Update: This story, originally published Dec. 4, was updated Dec. 6 with additional information from Mount Rainier National Park officials.
Burglars appear to have chainsawed through a wooden gate, kicked in doors, pilfered sensitive government property and generally wreaked havoc last week at a Mount Rainier National Park ranger station.
It’s hard to tell exactly what their motive was, Mount Rainier National Park spokesperson Kevin Bacher said Monday, though theft was obviously a major component. Rural, remote facilities are hard to secure, and some of the stolen items, like chainsaws and generators, are obvious targets for thieves.
“That said, they did do a lot of damage along the way,” Bacher said. “It’s hard to know whether that’s someone who had a vendetta against the park, or someone who was just relishing the chaos.”
Rangers haven’t fully assessed the damage, but thousands of dollars worth of stuff was stolen, Bacher said, and probably “more like $10,000 than $1,000.”
The ransacking started with the burglars cutting around the locking mechanism of a closed gate near the intersection of State Route 410 and Crystal Mountain Boulevard, according to Bacher.
A ranger had left the station the afternoon of Sunday, Nov. 28 and a State Trooper checked on the gate at midnight, finding “everything looked fine,” Bacher said. It wasn’t until the ranger returned at 11 a.m. the following morning that he noticed it was open.
That means the park service is “pretty sure” that the break-in happened between midnight and 11.a.m on Nov. 29, Bacher said, though it could have happened anytime between the ranger leaving and coming back.
The Park Service collected video evidence of a suspicious vehicle going up and down the highway between 5 and 9 a.m. that morning, Bacher said, but they don’t have enough evidence to link it conclusively to the break-in. For that reason, the Park Service is not releasing pictures of the vehicle.
“It may have been a completely random and innocent vehicle,” he said. “But if that vehicle was involved, that would narrow it down to between 5 a.m. and 9 a.m. That’s just a supposition at this point.”
The burglars then drove over to the White River ranger station, where they “busted into a bunch of offices, kicking in doors and damaging doorways, ripping things off, pulling shelves down, (and) just creating a lot of chaos along the way as they pilfered whatever they could get their hands on,” Bacher said.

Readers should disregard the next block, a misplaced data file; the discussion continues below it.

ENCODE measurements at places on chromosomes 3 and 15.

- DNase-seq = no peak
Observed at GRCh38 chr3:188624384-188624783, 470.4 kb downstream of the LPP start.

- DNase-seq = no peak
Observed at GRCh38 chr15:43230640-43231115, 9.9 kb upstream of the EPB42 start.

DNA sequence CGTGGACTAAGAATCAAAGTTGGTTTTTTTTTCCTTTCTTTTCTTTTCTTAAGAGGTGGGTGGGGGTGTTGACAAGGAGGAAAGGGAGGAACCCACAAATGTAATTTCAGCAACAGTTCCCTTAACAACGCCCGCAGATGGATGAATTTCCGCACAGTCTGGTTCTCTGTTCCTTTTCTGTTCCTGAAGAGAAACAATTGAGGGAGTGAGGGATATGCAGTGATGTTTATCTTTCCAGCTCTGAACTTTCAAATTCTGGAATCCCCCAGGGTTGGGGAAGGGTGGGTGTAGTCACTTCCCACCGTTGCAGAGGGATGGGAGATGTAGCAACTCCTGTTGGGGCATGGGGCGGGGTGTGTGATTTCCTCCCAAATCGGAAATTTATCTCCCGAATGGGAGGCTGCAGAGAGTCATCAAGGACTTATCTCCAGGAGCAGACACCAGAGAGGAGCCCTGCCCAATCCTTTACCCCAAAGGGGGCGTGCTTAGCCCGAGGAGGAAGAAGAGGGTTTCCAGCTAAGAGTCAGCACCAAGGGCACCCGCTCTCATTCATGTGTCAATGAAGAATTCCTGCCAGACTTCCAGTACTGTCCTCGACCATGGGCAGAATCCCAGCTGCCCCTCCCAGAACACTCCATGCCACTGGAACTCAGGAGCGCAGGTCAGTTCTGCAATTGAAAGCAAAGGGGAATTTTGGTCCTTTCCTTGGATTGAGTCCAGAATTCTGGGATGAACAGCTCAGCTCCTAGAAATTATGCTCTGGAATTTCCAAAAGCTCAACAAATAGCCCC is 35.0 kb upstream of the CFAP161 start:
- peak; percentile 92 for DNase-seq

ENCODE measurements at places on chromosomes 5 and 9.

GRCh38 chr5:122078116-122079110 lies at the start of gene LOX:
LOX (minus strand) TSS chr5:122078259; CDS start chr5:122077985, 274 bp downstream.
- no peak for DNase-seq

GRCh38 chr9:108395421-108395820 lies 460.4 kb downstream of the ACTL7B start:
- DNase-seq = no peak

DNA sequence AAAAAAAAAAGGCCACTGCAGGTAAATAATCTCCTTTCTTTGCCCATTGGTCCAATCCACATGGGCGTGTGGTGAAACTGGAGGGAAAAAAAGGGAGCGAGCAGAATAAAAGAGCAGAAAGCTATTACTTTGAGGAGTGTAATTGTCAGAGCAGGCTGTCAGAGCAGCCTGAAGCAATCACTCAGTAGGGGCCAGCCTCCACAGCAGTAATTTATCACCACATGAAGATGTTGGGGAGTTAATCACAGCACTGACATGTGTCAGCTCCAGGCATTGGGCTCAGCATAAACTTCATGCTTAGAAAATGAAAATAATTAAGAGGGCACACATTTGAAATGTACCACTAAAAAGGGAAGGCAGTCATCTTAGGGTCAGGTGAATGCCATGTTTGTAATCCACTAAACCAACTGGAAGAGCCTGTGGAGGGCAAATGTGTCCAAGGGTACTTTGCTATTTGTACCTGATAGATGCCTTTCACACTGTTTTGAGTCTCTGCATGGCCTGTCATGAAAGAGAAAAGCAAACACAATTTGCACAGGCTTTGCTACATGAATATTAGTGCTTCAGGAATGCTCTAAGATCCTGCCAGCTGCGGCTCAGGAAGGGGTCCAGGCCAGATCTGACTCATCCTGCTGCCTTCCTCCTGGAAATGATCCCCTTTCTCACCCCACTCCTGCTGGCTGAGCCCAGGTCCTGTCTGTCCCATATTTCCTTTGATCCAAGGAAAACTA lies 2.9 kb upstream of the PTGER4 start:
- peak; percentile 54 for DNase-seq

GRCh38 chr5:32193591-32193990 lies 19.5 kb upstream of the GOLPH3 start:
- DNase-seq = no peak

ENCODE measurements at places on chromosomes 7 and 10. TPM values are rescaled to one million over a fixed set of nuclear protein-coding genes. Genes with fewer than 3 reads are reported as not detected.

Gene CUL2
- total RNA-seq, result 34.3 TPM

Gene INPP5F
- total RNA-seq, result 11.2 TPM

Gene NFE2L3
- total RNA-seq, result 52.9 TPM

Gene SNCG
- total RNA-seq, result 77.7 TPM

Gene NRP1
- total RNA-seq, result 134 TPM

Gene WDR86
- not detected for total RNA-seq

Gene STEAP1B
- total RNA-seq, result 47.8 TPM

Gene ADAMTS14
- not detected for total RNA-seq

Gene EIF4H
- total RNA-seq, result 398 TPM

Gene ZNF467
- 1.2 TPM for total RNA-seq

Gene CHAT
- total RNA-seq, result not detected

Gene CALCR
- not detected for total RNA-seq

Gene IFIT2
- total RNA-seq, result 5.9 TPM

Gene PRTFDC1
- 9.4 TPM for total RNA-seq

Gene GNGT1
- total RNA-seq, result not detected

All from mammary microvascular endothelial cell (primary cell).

That property included “some more common items like chainsaws and generators and things like that,” but many of the items are of a sensitive nature and the park service doesn’t want to reveal them while it’s investigating, Bacher said.
“These guys came in and stole from the American public,” Bacher said. “We’re up here trying to manage and protect these lands on behalf of the American people. This is their park. … So any help that we can receive from the public … would be greatly appreciated.”
Anyone with information on the burglary can contact the Park Service’s investigative team by calling or texting the tip line at 888-653-0009, visiting www.nps.gov/ISB and clicking “Submit a Tip,” or emailing firstname.lastname@example.org.
Bacher especially encouraged anyone who was in the area at the time, and who may have heard the chainsawing, to report what they know.
“Does anyone know these guys?” Bacher said. “Has anyone heard someone bragging about this, or talking about this, and then, second of all, did anyone notice anything suspicious that night? Hear something, see something? … That would be the kind of information we’d be interested in.”
The vandalism is only the latest headache for park officials, who last month had to close public access to the Carbon River Trail and the Grove of the Patriarchs due to damage from severe weather and flooding.
Both of those locations remained closed to the public as of Monday, Dec. 6, according to Bacher. There was no immediate estimate on the Carbon River area reopening, Bacher said, and the Grove of the Patriarchs will likely remain closed until summer next year, as crews will likely need until the spring to even repair the bridge.